Making the jump to mobile development from desktop and server development can lead to quite a few gotchas due to the resource constraints inherent to mobile environments. This became very clear to me today while debugging an intermittent failure in the Facebook application’s news and notifications scenes.

Like every other debugging session for intermittent issues there were quite a few choice words used in the process and many dead ends, but eventually it became apparent that some vital Mojo.Service.Request service requests were not calling any of their notification callbacks. Expecting the onComplete callback to occur at the very least, I was very perplexed until I spoke with some of my esteemed colleagues at Palm and they pointed me to the garbage collector as the possible culprit for this situation.

The code in question was instantiating Request objects but not maintaining references to these objects. This is fine up until the point that the garbage collector runs and the request object as well as all callbacks are collected. At this point these requests could no longer notify the application of their completion, blocking further processing of the queues associated with these requests.

After storing the instantiated Request objects until completion all of the calls that were previously disappearing into the ether began to return as expected.

The moral of the story is that you need to be very careful about what references are maintained when working with garbage-collected languages in memory-constrained environments. If you want something to stay around, like callback methods, you need to be certain that it is referenced somewhere. To ease this task for Mojo.Service.Request calls (controller.serviceRequest calls are safe as the controller maintains a reference to the request object or cancels the request prior to popping the scene), we implemented the following wrapper:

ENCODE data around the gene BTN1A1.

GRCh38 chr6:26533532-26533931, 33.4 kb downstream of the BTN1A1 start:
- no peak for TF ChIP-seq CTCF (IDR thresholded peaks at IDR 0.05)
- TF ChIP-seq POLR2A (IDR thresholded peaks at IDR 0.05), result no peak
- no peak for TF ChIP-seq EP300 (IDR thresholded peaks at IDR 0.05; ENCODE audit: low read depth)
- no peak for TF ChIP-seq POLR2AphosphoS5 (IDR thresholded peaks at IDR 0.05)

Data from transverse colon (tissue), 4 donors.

var ServiceRequestWrapper = Class.create({
    initialize: function() {
        this.requestId = 0;
        this.requests = {};

    request: function(url, optionsIn, resubscribe) {"Service request wrapper url: '%s' method: '%s' CALLED", url, optionsIn.method);
        var options = Object.clone(optionsIn),
            requestId = this.requestId++;
        options.onComplete = this.completeHandler.bind(this, url, optionsIn, requestId);

        this.requests[requestId] = new Mojo.Service.Request(url, options, resubscribe);
        return this.requests[requestId];

    completeHandler: function(url, optionsIn, requestId, response) {"Service request wrapper url: '%s' method: '%s' requestId: %d COMPLETE", url, optionsIn.method, requestId);
        delete this.requests[requestId];

        optionsIn.onComplete && optionsIn.onComplete(response);

By instantiating this on a location that will not be collected during the application’s lifetime and using the request method rather than direct Mojo.Service.Request calls for all requests that the result is necessary you can avoid this problematic scenario as well as save the choice words for a later time :)